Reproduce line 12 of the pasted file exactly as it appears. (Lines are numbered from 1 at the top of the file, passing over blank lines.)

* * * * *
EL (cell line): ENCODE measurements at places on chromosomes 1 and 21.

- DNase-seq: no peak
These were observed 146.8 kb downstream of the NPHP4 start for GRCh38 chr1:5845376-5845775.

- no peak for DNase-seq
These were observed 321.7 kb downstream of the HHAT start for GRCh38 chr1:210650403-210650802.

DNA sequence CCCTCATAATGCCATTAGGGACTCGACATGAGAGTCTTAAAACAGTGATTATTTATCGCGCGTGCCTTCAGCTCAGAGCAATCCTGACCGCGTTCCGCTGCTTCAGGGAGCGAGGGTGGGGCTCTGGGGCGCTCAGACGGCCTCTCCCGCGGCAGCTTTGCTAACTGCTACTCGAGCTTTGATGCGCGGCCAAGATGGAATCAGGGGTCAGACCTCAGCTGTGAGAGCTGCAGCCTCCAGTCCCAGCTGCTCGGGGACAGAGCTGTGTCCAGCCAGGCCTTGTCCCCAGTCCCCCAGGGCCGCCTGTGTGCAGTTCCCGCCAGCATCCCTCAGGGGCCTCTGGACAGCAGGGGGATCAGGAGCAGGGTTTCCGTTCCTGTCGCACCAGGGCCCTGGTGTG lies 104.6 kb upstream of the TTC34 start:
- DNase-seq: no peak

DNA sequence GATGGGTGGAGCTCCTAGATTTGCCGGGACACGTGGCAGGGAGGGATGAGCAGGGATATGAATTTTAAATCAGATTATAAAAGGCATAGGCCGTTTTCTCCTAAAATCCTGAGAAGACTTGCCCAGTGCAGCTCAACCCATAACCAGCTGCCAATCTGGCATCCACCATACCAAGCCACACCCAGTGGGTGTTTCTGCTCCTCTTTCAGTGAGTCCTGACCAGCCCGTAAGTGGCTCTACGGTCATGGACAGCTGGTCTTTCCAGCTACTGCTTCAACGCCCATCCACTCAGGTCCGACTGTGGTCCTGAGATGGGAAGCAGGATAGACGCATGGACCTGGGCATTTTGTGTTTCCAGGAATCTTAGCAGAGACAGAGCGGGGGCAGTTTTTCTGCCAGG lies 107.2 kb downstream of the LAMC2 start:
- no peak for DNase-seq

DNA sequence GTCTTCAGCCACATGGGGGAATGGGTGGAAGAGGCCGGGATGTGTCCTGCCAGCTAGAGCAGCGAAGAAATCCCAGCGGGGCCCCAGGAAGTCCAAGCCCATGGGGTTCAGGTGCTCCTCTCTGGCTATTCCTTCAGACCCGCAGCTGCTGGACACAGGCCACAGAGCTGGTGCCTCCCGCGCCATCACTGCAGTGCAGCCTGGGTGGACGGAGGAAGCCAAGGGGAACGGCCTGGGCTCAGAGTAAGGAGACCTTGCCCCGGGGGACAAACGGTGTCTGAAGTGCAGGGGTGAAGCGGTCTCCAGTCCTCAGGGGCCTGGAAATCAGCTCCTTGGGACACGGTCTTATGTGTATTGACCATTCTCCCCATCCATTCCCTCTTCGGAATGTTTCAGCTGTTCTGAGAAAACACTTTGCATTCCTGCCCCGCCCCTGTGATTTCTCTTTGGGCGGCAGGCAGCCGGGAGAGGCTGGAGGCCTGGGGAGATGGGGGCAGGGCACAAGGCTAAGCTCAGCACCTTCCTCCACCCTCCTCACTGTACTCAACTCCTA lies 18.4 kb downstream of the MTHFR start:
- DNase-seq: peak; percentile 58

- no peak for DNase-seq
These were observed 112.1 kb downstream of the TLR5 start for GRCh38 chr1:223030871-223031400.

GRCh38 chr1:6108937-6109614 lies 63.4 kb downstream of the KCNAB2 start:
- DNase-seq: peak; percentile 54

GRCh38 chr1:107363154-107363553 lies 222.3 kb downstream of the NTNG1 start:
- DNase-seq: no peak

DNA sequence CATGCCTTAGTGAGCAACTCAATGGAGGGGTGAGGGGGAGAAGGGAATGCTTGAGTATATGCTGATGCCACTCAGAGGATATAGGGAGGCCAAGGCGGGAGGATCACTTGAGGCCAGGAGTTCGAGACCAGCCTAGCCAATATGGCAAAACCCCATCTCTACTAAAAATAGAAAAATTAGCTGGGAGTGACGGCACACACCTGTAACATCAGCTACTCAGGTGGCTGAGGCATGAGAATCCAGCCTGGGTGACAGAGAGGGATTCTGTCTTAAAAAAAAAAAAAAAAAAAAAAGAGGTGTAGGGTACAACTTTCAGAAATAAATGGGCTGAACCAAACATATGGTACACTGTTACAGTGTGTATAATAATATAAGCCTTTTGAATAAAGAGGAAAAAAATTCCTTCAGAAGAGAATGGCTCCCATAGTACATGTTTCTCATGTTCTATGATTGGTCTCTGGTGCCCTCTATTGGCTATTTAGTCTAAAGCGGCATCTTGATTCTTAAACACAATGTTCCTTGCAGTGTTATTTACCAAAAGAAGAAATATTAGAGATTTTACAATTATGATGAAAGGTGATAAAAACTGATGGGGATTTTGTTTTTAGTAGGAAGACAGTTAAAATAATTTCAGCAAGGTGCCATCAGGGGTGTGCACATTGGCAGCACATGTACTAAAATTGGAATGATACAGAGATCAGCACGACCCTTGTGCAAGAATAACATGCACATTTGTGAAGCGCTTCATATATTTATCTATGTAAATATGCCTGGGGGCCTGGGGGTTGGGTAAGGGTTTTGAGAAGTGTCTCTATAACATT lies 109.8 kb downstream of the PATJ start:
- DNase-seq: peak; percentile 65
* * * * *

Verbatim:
- no peak for DNase-seq